GRM 2010 GRM 2011

Abstract Details

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The Future of Sustainable Public Transit in Abu Dhabi
Paper Proposal Text :
The emirate of Abu Dhabi is setting the stones of its new urban framework and transportation policies; as crucial step in achieving Abu Dhabi Economic Vision for 2030. The new urban framework recognizes the need for public transit, to meet the travel demand of the anticipated three million residents in the city of Abu Dhabi as well as commuters from neighboring cities. Ongoing work is focused on improving the connectivity and mobility of the Central Business District (CBD), while future work will involve the development of a second pivotal center, a Capital District, along with setting the boundaries for the capital industrial zones.
The Capital District is positioned around major new Emirati neighborhoods, it will become the name of face of Abu Dhabi as the government and knowledge center, while the CBD transforms into a finance and commerce center, furthermore High-Tech and clean industries will concentrate east of the Capital District, around the airport. The centers will carry similar weights of jobs and office space; distributing the jobs between two employment centers, both surrounded by residential districts, will redirect the traffic flow into two several direction, and avoid traffic congestion. The capital growth will be limited by a Sand Belt that stretches along the east axis to Dubai and the south axis to Al Ain, both axis branch-out of the Capital District. The Emirati neighborhoods surrounding the capital are built around high dense commercial nodes, most of the neighborhoods are of low densities, but higher density alternatives are also included, to provide variety in housing choice. The proposed new residential neighborhoods are mixed used developments, the urban design is configured for family housing clusters that encourage walking.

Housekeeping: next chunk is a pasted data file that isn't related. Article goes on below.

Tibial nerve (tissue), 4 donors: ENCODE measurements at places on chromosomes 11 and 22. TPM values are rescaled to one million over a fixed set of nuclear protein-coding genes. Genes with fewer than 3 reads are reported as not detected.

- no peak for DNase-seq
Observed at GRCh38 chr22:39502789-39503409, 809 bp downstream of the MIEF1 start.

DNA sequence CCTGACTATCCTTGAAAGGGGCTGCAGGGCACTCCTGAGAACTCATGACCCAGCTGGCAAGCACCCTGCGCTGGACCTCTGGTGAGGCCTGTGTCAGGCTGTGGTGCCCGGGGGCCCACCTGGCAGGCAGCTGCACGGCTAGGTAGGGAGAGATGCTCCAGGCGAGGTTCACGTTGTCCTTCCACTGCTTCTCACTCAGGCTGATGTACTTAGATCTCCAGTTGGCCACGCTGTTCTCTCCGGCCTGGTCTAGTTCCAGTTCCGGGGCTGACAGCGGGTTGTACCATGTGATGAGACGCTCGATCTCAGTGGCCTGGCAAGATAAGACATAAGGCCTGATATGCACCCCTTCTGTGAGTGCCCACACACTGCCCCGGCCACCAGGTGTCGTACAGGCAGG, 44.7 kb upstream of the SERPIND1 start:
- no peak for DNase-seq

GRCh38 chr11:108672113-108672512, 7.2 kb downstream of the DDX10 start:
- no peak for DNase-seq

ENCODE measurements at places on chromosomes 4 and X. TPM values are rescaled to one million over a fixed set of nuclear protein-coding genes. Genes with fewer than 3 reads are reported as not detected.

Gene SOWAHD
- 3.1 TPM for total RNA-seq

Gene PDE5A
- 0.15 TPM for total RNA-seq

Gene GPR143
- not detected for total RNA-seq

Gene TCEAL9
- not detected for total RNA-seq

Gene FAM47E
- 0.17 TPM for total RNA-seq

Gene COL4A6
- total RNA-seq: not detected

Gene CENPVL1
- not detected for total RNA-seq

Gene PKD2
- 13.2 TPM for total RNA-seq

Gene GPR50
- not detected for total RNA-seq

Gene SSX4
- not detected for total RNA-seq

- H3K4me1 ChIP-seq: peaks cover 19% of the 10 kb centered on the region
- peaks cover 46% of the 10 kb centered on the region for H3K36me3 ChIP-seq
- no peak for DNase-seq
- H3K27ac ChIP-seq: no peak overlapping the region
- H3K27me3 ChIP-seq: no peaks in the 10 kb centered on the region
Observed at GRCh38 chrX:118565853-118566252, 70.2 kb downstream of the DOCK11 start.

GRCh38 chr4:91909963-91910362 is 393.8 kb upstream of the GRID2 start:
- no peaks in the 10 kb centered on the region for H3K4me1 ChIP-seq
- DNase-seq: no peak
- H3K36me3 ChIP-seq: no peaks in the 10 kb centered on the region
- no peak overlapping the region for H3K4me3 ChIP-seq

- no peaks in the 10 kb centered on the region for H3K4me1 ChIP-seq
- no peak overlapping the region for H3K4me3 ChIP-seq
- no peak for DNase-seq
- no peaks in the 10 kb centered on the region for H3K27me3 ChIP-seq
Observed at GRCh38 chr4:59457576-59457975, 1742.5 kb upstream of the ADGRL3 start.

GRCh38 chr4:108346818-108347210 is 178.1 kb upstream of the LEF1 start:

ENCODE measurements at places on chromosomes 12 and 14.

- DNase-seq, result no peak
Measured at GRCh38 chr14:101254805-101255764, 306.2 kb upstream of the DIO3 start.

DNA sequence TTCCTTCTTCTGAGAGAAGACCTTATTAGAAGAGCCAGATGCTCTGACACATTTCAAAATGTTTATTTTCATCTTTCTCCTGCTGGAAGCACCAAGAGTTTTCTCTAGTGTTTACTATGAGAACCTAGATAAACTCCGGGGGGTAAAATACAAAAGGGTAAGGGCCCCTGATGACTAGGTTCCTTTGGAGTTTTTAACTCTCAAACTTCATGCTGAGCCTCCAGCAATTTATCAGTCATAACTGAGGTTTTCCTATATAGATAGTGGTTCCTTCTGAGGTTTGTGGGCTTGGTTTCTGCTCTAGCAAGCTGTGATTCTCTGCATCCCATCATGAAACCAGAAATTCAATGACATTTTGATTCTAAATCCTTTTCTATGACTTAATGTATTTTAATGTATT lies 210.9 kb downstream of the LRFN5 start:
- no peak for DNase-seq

This study advocates for a transit-oriented development in the new Capital District and its suburbs. In order to support this claim, the study examines the historic and future urban growth trends of the Emirate of Abu Dhabi, in relation to transportation demand, and analyses them against external and internal factors that affect transit travel demand; to detect possible trends that would encourage further transit developments in the new area.
An important external factor to transit demand is fuel price, and in alignment with the recent elimination of the fuel price subsidy in the UAE, the study examines the potential effect of fluctuating fuel prices on Abu Dhabi transit demand; by analyzing the trends of cross-elasticities of transit demand with respect to fuel price for a number of urban cities around the world.
The study also examines policies and legislations that could encourage Abu Dhabi vehicle users to use the public transit network, by studying the land use and congestion pricing policies applied in the city of New York; a city of similar geographical and economic activity, the study examines how congestion policies influence transit-oriented development in Abu Dhabi can.
The study aims to help the policy makers in Abu Dhabi as well as other cities of similar condition in the region, develop sustainable cities using transit oriented development, by presenting some of the economic incentives and the implementation tools that are important in realizing such development.